Choreographer brings gravity, pathos, grace to ‘All Kylián'

Susan Saccoccia | 3/13/2013, 9:57 a.m.
Pianist Tomoko Mukaiyama with Boston Ballet dancers John Lam and Lia Cirio in Jirí Kylián’s...
Pianist Tomoko Mukaiyama with Boston Ballet dancers John Lam and Lia Cirio in Jirí Kylián’s “Tar and Feathers.” Rosalie O’Connor

In a thrilling production at the Boston Opera House through March 17, the Boston Ballet brings three works by contemporary choreographer Jirí Kylián to the United States for the first time. Titled “All Kylián,” the program presents “Wings of Wax,” “Tar and Feathers” and “Symphony of Psalms.”

Prague-born dancer and choreographer Jirí Kylián, artistic director of Nederlands Dans Theater since 1976, is renowned for challenging dancers and riveting audiences with stunning stagecraft and choreography.

The Boston Ballet now has nine Kylián works in its repertoire, more than any other company in North America.

At the heart of Kylián’s choreography is the art of paradox. Kylián lays bare the inner life of human struggle and exaltation, bringing opposing forces into a finely tuned state of equilibrium. His dancers spin on an unseen axis; defying gravity, they leap, spiral and intertwine at high speeds. Yet just as quickly they shift into stillness as sculpted forms and morph from scenes of tender intimacy into abstract, angular formations.  

Long-time Kylián collaborator Kees Tjebbes redesigned the lighting of the three works and supervised the sets of the Boston Ballet production; the program lasts about two hours with two intermissions.

“All Kylián” opens with “Wings of Wax,” (1997), a spare and striking set lit by Michael Simon. A bare tree hangs upside down from the ceiling, its roots above. The eight dancers wear black leotards (designed by Joke Visser) that expose hands, arms and feet. The men wear black socks. The light accents their often loose and languid limbs while the rest of their bodies are held taut.  

In solos, duos, trios and as an ensemble, the dancers move to selections from Johann Sebastian Bach and minimalist passages by Philip Glass, Heinrich von Biber and John Cage. They execute ecstatic leaps and acts of improbable balance. In the finale, their arms and legs intertwine like the branches of the tree.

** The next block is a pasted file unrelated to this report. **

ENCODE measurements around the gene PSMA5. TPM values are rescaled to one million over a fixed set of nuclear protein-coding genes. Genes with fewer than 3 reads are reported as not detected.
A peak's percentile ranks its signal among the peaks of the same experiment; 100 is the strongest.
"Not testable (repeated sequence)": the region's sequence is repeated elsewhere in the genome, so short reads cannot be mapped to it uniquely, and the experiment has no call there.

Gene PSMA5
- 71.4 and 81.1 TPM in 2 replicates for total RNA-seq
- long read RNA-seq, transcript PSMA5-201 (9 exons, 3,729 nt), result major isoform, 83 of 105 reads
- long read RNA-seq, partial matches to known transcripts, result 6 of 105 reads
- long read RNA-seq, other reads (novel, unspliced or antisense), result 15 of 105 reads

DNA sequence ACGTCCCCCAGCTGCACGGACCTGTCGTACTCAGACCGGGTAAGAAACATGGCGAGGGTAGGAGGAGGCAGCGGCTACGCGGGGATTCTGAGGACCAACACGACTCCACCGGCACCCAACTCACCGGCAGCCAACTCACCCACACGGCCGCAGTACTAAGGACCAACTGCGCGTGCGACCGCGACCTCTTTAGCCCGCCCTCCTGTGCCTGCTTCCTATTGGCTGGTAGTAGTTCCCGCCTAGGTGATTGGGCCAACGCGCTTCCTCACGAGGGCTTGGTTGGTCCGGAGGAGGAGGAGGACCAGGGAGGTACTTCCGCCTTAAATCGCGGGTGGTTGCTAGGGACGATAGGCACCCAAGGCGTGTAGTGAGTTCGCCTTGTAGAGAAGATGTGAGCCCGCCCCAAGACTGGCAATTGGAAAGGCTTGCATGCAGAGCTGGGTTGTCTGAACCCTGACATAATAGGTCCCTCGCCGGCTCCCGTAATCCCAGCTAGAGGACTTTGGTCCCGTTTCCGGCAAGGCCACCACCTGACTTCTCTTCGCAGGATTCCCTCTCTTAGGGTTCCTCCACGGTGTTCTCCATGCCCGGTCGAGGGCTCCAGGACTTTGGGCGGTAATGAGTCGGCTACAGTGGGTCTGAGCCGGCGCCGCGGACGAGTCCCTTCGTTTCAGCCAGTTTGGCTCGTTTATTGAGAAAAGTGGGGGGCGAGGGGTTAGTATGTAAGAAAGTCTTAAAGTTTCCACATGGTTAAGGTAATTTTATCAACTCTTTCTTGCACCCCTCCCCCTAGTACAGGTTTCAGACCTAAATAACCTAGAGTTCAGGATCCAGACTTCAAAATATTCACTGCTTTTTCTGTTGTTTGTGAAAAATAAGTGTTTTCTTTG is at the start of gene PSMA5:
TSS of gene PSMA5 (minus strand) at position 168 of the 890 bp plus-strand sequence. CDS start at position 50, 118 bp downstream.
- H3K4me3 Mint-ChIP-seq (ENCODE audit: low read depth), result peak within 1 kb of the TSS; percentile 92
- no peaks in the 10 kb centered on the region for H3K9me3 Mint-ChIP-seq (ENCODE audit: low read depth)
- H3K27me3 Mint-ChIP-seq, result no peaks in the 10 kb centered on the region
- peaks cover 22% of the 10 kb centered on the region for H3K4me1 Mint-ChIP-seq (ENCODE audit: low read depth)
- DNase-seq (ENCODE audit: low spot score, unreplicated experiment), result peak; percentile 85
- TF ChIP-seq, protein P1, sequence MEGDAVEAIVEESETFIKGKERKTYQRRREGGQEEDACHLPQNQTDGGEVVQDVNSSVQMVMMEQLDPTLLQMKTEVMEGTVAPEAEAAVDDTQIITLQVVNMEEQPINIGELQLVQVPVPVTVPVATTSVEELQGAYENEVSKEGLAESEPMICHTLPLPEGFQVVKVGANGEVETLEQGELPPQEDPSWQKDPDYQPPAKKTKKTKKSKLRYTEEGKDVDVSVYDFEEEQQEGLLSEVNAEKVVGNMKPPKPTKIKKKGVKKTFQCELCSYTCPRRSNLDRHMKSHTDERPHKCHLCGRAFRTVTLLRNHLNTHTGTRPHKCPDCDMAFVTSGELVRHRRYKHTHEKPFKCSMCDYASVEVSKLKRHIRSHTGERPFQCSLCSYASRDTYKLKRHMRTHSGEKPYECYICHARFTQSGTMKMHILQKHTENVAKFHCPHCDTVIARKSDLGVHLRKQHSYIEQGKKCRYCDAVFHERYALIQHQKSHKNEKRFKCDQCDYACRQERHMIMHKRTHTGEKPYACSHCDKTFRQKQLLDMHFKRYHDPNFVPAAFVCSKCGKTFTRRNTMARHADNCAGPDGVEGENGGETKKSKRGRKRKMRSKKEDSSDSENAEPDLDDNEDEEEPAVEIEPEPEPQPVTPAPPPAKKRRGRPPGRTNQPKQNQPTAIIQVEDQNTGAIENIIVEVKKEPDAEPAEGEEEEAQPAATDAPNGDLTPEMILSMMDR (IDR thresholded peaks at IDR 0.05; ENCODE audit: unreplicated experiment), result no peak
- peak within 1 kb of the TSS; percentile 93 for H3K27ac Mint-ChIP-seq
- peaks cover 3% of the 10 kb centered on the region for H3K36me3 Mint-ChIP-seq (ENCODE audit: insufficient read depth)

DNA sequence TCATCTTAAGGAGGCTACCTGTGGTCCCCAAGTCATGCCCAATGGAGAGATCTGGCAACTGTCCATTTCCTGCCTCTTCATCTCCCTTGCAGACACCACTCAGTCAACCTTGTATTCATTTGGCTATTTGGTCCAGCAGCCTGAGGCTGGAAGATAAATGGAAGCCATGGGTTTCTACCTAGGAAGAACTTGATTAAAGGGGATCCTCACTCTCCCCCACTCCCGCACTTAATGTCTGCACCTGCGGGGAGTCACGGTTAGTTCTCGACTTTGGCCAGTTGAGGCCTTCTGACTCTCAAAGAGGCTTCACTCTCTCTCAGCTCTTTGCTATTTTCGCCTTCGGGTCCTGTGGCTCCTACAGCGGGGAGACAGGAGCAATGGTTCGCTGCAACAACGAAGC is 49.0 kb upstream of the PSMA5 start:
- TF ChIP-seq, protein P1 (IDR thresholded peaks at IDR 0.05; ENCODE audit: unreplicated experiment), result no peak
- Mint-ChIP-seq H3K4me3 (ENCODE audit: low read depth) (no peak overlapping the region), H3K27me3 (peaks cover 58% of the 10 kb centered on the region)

The program’s fusion of visual and auditory imagery peaks in “Tar and Feathers” (2006), unifying the drama of voice, music, movement and acting.

In this work for six dancers, Kylián renders the last poem written by Irish playwright, author and director Samuel Beckett, “What is the Word” (1989). The Nobel laureate wrote the poem at age 83, and dedicated it to his friend, actor and director Joe Chaikin, who had directed several of Beckett’s plays. Several strokes left Chaikin with severely impaired speech, a condition he fought and also dramatized until his death in 1983 with staged works written for him.

Like Beckett, Kylián brings showmanship, humor, gravity and grace to the contemplation of life’s tragic limits and grandeur.  

In the opening scene, the stage is bare except for a mound of white Styrofoam.

As a cloud-like band of light slowly descends from the ceiling, six dancers perform alone and in duos and trios. Outfits again by Visser, bare-chested men wear black pants and socks. Dressed in short black leotards, the women’s legs are revealed.

A soloist contorts her mouth as if in horror or rage, and emits a deep, growling bark. Jutting, angular gestures that mimic the flailing of an impaired person alternate between moments of flowing, liberating grace, as if to suggest the struggle of expressing lost or faded words.